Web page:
There’s plenty of overnight camping available at Indiana Dunes National Park, which opened last month as the country’s 61st. But for those who’d prefer a longer-term stay, there’s a funky-looking house overlooking Lake Michigan for rent inside the park — free of charge.
Known as the House of Tomorrow, the glass-and-steel structure was revolutionary when it was built. Midwesterners first caught a glimpse of the place at the 1933-1934 Chicago World’s Fair, marveling at its futuristic features like central air conditioning and a dishwasher. In recent years, though, the place has fallen into disrepair — which is why Indiana Landmarks is hoping someone will come along and restore it.
The deal works like this: The House of Tomorrow’s new inhabitants can sign a sublease to live there rent-free for 50 years. However, they have to commit to restoring and preserving the place, which will cost a pretty penny. Indiana Landmarks estimates the renovation will cost between $2.5 and $3 million.
“It’s a fairly involved project,” said Todd Zeiger, director of Indiana Landmarks’s northern regional office. “It’s complicated because it’s a 12-sided house.”
Indeed, the duodecagon designed by architect George Fred Keck was meant to represent the future of housing in America. According to the National Trust for Historic Preservation, it was one of the first homes to employ floor-to-ceiling glass curtain walls, which were thought to have inspired architects like Philip Johnson and Mies van der Rohe, as well as a push-button detached garage and an iceless refrigerator. The first floor also originally housed an airplane hangar, as the forward-looking World’s Fair participants assumed families of the future would all own airplanes.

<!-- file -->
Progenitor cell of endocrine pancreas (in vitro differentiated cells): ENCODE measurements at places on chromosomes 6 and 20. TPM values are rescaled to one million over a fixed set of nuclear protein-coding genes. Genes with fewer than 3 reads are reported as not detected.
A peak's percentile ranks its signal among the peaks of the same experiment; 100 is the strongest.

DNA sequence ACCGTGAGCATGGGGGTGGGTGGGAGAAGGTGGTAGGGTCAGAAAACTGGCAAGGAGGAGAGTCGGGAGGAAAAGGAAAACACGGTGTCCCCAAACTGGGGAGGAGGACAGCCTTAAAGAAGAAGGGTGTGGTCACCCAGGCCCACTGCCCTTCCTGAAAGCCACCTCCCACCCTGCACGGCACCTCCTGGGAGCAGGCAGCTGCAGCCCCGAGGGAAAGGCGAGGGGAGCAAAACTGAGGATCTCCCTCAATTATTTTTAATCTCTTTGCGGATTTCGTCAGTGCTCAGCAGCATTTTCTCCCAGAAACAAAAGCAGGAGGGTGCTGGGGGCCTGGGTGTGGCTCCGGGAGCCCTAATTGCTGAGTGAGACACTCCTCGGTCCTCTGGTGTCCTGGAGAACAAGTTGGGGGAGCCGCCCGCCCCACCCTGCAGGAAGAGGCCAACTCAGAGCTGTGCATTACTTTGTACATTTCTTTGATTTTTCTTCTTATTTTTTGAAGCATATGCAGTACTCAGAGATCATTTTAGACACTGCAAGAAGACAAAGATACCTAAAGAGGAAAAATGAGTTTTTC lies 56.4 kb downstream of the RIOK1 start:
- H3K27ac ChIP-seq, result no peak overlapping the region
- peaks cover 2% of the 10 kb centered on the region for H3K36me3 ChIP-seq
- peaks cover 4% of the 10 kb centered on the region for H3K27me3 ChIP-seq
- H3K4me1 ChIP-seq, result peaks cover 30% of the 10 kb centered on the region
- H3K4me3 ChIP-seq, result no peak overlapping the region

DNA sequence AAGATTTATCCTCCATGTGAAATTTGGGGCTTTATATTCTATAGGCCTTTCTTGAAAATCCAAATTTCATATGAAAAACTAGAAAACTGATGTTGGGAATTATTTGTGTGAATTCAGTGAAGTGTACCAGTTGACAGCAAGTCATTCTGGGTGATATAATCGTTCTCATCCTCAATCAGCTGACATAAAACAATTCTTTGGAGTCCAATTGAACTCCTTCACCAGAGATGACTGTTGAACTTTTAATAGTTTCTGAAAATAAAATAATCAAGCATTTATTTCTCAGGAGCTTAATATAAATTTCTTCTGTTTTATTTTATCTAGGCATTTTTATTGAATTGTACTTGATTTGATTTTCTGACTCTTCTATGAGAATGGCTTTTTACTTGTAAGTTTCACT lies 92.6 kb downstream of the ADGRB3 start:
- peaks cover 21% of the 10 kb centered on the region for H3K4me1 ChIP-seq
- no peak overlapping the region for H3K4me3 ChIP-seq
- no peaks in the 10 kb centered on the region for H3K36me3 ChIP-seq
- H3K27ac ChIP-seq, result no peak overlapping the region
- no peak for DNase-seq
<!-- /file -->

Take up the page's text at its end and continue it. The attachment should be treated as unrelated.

The House of Tomorrow was one of five “Century of Progress”-themed homes built for the World’s Fair, along with ones with names like the Florida Tropical House and the Cypress Log Cabin. According to the National Park Service, when the fair came to a close, a developer named Robert Bartlett moved all five houses to the sand dunes near Beverly Shores, Indiana, where they now stand. Bartlett sought to convert the structures into a swanky resort community, but the plans never materialized. Instead, the geometric abodes sat empty until the early aughts, when some were subleased and restored. The House of Tomorrow is the last of the homes to be fixed up, per Indiana Landmarks.
“The most important thing is restoring Keck’s original vision for the house from 1933,” said Zeiger. “Combining that with the sympathetic changes that would make this a new house of tomorrow. What sort of new technology can we bring into the renovation to allow it to last for another 100 years?”
It seems admirers of modernism, historic preservation, and outdoor recreation have met their match. Interested parties are invited to submit applications by April 5.